Class: Compact Pickup
Miles driven: 172
Fuel used: 10.3 gallons
Real-world fuel economy: 16.7 mpg
Driving mix: 60% city, 40% highway
EPA-estimated fuel economy: 17/22/19 (city/highway/combined)
Fuel type: Regular gas
|CG Report Card|
|Room and Comfort||B|
|Power and Performance||B-|
|Fit and Finish||B+|
|Report-card grades are derived from a consensus of test-driver evaluations. All grades are versus other vehicles in the same class. Value grade is for specific trim level evaluated, and may not reflect Consumer Guide's impressions of the entire model lineup.|
|Big & Tall Comfort|
|Big & Tall comfort ratings are for front seats only. "Big" rating based on male tester weighing approximately 350 pounds, "Tall" rating based on 6'6"-tall male tester.|
|Engine Specs||285-hp 3.6-liter|
Base price: $43,875 (not including $1495 destination charge)
Options on test vehicle: Upgraded interior with leather upholstery ($1495), Trailer Tow Package ($350), Cold Weather Group ($995), Premium LED Lighting Group ($1045), 8.4-inch Radio and Premium Audio Group ($1695), Active Safety Group ($895), Adaptive Cruise Control/Forward Collision Warning+ ($795), hardtop headliner ($555), Cargo Management Group with Trail Rail System ($895), roll-up tonneau cover ($595), automatic transmission ($2000), body-color 3-piece hardtop ($2295), heavy-duty Rock Slider with Step Assist by Mopar ($1050), wireless Bluetooth speaker ($295), 17-inch Low-Gloss Black polished wheels ($995), spray-in bedliner ($495), forward-facing TrailCam camera ($595)
Price as tested: $62,410
The great: Specialized off-road capability; one-of-a-kind open-air-convertible capability
The good: Longer wheelbase means ride quality is better than a Jeep Wrangler; broad range of available features
The not so good: Steep pricing gets steeper as options are added; steering feel can demand frequent corrections in highway driving
“Horses for courses” goes the saying about differing skill sets. “Gladiators for terrain” doesn’t have the same catchy ring to it, but it embodies the same idea now that Jeep has added a Mojave version of its new compact pickup.
The Gladiator was introduced for 2020 with a line-topping Rubicon model. A variation picked up from the Jeep Wrangler, from which the Gladiator is derived, the Rubicon is specially outfitted to serve the needs of people who get their kicks driving far off road over rocks and ruts—big ones. The Mojave caters to folks who prefer to go dune blasting over sandy deserts when they get away from it all. Indeed, while all other Gladiators are “Trail Rated“ in line with Jeep’s particular standards for off-road capability, the Mojave is the first Jeep of any kind to be “Desert Rated.”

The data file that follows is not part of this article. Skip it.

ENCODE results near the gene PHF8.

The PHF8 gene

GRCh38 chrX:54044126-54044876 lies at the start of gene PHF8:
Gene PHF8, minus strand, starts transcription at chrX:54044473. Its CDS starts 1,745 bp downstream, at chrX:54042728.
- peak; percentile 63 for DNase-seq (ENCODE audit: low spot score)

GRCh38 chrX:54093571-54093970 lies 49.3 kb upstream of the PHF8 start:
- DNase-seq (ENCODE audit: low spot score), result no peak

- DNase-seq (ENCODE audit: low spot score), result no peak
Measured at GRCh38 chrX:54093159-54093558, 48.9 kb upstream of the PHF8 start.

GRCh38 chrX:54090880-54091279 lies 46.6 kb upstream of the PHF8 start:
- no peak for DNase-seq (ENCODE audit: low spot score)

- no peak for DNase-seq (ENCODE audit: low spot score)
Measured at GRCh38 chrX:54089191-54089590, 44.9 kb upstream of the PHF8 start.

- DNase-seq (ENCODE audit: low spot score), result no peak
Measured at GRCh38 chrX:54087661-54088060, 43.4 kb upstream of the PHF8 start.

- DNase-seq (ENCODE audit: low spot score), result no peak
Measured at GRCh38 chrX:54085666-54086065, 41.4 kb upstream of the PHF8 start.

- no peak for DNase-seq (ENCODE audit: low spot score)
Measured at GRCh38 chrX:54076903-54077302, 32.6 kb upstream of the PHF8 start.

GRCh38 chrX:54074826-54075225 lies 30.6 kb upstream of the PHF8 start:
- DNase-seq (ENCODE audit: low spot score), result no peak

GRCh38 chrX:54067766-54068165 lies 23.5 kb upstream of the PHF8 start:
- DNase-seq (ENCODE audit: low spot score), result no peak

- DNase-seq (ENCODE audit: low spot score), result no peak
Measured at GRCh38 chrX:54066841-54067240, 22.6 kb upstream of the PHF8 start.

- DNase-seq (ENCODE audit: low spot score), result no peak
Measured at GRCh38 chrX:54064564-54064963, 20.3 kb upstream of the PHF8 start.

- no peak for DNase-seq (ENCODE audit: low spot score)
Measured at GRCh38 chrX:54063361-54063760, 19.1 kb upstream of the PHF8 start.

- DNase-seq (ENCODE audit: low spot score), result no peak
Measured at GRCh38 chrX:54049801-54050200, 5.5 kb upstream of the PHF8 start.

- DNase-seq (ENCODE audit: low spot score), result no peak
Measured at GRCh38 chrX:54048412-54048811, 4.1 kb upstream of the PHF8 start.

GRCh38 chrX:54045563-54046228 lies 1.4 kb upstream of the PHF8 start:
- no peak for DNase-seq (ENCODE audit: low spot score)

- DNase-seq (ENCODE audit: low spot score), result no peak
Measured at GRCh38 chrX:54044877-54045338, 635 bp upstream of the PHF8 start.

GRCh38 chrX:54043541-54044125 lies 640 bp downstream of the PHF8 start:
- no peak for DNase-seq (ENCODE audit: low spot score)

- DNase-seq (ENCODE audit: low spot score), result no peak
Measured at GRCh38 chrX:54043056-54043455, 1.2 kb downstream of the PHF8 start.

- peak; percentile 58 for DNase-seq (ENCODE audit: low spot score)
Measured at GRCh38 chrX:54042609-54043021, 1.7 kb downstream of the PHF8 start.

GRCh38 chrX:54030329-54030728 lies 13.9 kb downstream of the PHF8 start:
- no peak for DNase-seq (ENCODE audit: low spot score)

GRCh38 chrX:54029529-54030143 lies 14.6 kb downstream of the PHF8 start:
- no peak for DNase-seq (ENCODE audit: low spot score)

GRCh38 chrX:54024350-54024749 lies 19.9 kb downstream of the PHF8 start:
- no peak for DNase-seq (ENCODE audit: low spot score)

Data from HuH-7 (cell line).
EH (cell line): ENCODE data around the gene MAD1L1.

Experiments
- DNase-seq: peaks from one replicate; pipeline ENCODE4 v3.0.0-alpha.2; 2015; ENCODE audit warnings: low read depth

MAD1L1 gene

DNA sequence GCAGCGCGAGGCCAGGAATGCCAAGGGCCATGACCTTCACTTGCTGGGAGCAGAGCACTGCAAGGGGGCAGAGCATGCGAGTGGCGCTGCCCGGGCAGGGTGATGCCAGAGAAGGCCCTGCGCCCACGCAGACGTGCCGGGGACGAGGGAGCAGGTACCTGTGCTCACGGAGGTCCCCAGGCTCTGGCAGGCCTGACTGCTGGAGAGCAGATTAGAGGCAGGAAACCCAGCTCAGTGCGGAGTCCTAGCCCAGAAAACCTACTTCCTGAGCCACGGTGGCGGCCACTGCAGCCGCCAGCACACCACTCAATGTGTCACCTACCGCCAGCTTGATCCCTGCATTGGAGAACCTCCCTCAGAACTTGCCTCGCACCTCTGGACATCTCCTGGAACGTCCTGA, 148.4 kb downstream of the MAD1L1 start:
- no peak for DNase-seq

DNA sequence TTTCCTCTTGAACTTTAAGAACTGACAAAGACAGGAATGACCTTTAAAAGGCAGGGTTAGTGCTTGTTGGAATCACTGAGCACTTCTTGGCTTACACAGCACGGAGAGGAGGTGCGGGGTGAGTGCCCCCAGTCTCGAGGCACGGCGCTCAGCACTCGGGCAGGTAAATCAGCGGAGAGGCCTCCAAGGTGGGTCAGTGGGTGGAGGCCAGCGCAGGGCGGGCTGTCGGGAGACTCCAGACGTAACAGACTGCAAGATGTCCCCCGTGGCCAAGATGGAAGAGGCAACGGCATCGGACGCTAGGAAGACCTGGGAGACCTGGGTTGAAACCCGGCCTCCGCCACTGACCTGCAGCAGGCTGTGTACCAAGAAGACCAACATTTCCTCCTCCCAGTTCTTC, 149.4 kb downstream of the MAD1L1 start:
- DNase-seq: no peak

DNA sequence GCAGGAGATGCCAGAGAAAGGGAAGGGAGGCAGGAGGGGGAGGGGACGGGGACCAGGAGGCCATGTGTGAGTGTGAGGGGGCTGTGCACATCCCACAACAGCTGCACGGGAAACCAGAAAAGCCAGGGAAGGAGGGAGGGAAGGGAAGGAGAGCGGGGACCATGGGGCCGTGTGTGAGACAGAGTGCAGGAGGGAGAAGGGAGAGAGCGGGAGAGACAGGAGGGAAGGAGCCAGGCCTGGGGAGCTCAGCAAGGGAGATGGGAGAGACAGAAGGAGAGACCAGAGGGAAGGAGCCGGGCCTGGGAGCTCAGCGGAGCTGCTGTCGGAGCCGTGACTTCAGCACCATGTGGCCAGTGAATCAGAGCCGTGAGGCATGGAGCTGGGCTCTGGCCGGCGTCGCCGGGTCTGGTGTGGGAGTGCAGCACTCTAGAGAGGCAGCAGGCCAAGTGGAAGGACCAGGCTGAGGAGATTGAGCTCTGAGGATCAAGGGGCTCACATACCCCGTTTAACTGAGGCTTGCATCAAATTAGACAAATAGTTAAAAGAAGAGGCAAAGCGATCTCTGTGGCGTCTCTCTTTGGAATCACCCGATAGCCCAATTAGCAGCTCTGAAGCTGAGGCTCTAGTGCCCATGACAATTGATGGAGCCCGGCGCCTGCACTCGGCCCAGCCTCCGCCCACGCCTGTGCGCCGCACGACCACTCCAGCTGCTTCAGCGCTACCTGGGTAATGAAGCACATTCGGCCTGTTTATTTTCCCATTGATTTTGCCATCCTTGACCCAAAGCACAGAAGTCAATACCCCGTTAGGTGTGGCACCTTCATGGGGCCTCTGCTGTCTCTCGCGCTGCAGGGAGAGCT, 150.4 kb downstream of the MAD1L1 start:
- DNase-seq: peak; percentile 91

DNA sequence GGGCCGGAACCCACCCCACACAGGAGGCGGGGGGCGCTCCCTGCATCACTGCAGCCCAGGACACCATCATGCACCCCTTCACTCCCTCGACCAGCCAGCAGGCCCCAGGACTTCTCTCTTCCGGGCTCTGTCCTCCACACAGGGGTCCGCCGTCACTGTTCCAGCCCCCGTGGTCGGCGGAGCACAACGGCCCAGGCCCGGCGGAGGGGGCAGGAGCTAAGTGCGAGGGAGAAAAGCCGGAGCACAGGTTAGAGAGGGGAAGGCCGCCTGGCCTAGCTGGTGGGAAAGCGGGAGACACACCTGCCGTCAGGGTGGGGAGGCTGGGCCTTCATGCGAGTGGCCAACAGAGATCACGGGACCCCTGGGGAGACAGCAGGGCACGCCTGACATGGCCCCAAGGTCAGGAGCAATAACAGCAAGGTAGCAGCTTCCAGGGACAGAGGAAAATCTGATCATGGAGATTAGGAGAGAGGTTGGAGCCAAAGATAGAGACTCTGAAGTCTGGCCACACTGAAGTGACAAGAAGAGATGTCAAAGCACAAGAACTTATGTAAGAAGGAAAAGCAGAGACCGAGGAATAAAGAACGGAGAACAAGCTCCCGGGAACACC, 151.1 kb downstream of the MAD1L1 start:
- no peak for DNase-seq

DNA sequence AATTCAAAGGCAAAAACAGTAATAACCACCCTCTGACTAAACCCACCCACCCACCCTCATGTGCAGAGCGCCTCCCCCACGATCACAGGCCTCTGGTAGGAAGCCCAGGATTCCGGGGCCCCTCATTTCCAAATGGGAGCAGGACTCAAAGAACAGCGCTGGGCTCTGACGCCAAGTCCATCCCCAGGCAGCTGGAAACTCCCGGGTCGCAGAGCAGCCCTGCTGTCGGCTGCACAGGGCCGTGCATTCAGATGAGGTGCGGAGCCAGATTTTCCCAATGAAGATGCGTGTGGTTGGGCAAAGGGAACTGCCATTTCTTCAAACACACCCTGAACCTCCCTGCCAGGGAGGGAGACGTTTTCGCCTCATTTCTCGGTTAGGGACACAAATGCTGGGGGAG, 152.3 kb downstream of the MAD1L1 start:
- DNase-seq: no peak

Park the two most-specialized Gladiators side by side and at first glance they’d almost be hard to tell apart without their bold Shadow Gray hood decals spelling out which is which. Both roll on standard 33-inch Falken Wildpeak all-terrain tires and sprout twin tow hooks front and rear. A skid plate peeks out from beneath the front bumper of both models. They even claim the same base price: $45,370 with delivery.
Look a little closer, though, and you’ll start to see differences. The Mojave has a hood with a central scoop in place of the Rubicon’s twin extractor vents. Designs and finishes of the 17 x 7.5-inch alloy wheels, both standard and optional, are different, and the Mojave has orange exterior accents—even the tow hooks—where the Rubicon uses red. The orange highlights carry over to the interior, where the Mojave’s front seats sport beefier upper bolsters.
Digging a bit deeper reveals how the Mojave earned its merit badge. The frame and heavy-duty Dana axles are reinforced, and cast-iron steering knuckles are employed. A 1-inch front suspension lift makes room for heat-resistant FOX-brand 2.5-inch internal-bypass shocks and hydraulic front jounce bumpers. Steel slider rails run under the rocker panels for their protection from underbody obstacles.
To assist hard-charging runs through sand, Off-Road+ control located low in the dash allows drivers to adjust throttle, transmission shift points, and traction control when in 4-wheel-drive high range. The Mojave’s Off-Road+ is a little simpler than the one in the Rubicon because the desert runner only has an electronic locking rear axle instead of the rock climber’s front and rear locking axles and front antiroll-bar disconnect. With more of a need for speed on the dunes, the Mojave eschews the Rubicon’s two-speed transfer case, with its lower gearing, for the Command-Trac part-time unit found in all other Gladiators. Finally, the Mojave has what Jeep says is best-in-class ground clearance at 11.6 inches, which is 0.5 inch more than the Rubicon.